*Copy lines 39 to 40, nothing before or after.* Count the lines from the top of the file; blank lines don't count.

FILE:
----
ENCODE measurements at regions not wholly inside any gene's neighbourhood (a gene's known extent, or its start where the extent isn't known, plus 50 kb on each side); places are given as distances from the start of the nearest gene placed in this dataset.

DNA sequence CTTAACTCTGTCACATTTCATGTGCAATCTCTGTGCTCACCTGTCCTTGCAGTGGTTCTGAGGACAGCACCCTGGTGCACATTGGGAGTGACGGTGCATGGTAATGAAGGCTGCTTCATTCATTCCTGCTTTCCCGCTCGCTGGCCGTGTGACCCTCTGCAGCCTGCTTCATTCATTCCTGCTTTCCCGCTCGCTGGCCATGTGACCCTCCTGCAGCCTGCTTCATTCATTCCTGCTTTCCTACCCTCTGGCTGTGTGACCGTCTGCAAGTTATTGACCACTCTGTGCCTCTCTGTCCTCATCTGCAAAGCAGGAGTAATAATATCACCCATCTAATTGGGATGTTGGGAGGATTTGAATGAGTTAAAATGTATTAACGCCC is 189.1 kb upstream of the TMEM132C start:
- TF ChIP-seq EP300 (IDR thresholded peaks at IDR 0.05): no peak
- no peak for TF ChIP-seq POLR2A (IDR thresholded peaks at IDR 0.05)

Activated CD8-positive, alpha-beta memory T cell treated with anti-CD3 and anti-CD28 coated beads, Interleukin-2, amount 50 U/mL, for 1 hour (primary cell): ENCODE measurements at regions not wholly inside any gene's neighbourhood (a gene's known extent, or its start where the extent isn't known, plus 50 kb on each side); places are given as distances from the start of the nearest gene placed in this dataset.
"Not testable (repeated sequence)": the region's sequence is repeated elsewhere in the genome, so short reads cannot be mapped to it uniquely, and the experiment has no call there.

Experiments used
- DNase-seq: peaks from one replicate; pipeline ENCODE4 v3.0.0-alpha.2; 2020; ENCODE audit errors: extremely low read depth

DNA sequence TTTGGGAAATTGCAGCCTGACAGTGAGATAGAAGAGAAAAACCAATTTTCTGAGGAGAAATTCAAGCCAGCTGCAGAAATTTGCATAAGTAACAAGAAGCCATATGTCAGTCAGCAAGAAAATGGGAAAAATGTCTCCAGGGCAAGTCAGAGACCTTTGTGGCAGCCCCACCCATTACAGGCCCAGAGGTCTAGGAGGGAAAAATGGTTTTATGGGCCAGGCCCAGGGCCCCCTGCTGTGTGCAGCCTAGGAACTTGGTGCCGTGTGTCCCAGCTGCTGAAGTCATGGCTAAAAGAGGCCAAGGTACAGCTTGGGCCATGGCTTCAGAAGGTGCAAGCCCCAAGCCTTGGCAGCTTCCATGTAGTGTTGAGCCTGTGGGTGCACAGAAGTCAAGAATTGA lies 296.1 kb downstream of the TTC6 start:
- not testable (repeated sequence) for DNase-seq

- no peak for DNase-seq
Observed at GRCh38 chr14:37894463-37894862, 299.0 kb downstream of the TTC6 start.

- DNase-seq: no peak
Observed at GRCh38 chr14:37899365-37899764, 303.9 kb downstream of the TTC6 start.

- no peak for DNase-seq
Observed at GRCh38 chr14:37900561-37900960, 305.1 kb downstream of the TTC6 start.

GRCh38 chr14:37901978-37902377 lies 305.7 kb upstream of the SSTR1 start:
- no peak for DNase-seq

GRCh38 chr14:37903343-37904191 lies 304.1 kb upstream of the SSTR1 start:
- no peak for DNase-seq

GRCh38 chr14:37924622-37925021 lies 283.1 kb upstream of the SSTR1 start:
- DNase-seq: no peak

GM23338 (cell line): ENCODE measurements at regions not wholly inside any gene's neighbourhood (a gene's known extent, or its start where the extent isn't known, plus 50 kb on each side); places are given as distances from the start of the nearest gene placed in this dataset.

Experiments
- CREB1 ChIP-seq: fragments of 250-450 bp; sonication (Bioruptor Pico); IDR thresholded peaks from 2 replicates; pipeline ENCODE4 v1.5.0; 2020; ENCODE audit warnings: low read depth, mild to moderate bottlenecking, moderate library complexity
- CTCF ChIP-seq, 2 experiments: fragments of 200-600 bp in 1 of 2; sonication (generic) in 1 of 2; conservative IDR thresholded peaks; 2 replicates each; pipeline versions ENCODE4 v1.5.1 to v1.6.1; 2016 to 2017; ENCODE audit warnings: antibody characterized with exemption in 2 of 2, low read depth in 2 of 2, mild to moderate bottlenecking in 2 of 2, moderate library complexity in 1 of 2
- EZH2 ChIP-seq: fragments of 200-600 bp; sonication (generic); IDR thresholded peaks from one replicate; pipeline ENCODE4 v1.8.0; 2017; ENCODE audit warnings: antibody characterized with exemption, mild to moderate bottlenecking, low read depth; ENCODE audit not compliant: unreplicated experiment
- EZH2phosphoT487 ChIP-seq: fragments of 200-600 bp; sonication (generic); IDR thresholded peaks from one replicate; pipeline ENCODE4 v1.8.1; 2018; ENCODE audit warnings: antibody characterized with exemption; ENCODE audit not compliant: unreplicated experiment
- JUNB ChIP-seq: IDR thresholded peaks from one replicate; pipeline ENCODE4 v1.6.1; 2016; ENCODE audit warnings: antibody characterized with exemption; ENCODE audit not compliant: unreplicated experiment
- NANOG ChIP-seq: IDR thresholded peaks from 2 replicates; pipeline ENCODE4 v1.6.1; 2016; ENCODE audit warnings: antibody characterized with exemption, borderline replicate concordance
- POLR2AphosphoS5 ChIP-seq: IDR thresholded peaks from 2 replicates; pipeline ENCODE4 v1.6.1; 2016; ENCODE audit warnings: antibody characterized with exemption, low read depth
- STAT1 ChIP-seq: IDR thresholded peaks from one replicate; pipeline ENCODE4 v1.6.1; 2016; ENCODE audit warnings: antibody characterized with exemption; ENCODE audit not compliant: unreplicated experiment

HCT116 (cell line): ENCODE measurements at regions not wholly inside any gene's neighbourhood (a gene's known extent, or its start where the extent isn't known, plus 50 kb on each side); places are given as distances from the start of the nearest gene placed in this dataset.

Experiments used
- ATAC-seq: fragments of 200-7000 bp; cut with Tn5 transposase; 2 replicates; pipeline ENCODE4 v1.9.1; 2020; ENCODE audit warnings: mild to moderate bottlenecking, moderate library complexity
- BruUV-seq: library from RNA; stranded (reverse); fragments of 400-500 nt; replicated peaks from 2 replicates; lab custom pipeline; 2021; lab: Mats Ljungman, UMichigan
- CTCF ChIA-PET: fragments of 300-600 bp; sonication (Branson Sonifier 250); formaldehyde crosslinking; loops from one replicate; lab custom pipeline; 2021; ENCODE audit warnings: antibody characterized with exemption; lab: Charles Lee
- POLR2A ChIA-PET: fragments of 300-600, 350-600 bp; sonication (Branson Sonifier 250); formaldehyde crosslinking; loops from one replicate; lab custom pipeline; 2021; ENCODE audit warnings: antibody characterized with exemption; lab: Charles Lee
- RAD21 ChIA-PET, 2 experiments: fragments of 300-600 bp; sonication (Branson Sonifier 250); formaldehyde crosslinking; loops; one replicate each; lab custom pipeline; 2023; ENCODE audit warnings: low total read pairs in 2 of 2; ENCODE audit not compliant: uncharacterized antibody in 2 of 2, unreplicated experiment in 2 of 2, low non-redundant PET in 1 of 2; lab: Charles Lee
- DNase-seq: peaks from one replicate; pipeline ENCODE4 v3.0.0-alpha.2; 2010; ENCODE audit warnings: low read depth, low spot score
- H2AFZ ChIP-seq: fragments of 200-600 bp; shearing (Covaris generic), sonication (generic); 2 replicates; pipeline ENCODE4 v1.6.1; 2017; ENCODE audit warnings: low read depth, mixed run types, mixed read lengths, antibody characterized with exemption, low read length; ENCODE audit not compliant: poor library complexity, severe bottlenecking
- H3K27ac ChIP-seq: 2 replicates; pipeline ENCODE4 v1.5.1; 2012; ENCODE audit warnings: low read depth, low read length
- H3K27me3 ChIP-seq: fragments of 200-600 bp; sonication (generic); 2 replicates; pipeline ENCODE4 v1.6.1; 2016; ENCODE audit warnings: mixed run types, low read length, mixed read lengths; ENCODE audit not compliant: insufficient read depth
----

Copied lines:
- RAD21 ChIA-PET, 2 experiments: fragments of 300-600 bp; sonication (Branson Sonifier 250); formaldehyde crosslinking; loops; one replicate each; lab custom pipeline; 2023; ENCODE audit warnings: low total read pairs in 2 of 2; ENCODE audit not compliant: uncharacterized antibody in 2 of 2, unreplicated experiment in 2 of 2, low non-redundant PET in 1 of 2; lab: Charles Lee
- DNase-seq: peaks from one replicate; pipeline ENCODE4 v3.0.0-alpha.2; 2010; ENCODE audit warnings: low read depth, low spot score